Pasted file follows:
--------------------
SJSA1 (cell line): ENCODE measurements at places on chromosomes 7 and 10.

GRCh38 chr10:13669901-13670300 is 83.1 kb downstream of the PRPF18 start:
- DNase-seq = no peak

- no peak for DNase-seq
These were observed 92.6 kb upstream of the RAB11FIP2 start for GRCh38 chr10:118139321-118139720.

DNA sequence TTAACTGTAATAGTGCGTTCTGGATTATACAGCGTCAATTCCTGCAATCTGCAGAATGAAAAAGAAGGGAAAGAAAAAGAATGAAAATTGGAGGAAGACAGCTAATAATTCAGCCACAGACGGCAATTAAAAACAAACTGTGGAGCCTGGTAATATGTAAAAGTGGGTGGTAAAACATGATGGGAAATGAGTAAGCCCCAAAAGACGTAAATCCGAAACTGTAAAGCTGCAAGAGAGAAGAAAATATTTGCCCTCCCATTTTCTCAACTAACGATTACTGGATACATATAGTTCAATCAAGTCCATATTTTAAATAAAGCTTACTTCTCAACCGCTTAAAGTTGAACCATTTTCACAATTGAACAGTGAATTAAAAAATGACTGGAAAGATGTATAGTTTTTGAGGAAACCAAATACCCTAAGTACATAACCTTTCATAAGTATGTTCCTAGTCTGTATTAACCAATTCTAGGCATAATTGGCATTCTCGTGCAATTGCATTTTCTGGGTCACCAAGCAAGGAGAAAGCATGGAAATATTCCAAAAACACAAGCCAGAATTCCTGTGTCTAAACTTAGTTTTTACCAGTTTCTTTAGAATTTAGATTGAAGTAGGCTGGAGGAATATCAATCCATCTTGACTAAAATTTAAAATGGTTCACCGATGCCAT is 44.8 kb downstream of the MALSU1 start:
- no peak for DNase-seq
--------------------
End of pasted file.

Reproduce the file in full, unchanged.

SJSA1 (cell line): ENCODE measurements at places on chromosomes 7 and 10.

GRCh38 chr10:13669901-13670300 is 83.1 kb downstream of the PRPF18 start:
- DNase-seq = no peak

- no peak for DNase-seq
These were observed 92.6 kb upstream of the RAB11FIP2 start for GRCh38 chr10:118139321-118139720.

DNA sequence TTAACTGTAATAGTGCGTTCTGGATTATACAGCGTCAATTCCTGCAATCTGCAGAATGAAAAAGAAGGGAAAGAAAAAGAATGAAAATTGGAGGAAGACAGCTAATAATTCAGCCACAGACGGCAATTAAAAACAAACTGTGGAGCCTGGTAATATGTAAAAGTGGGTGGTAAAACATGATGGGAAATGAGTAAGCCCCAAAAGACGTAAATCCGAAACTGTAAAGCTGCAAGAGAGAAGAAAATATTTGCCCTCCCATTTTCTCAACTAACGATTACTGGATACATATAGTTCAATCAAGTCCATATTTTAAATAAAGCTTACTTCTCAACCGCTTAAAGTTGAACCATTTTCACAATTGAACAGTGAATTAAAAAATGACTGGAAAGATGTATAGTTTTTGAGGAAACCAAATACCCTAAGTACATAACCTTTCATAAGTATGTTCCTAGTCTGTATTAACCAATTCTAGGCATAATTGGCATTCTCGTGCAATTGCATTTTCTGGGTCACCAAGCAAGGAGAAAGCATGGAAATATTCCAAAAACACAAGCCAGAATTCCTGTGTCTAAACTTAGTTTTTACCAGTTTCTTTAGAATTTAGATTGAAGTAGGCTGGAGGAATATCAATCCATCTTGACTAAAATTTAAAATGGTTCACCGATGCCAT is 44.8 kb downstream of the MALSU1 start:
- no peak for DNase-seq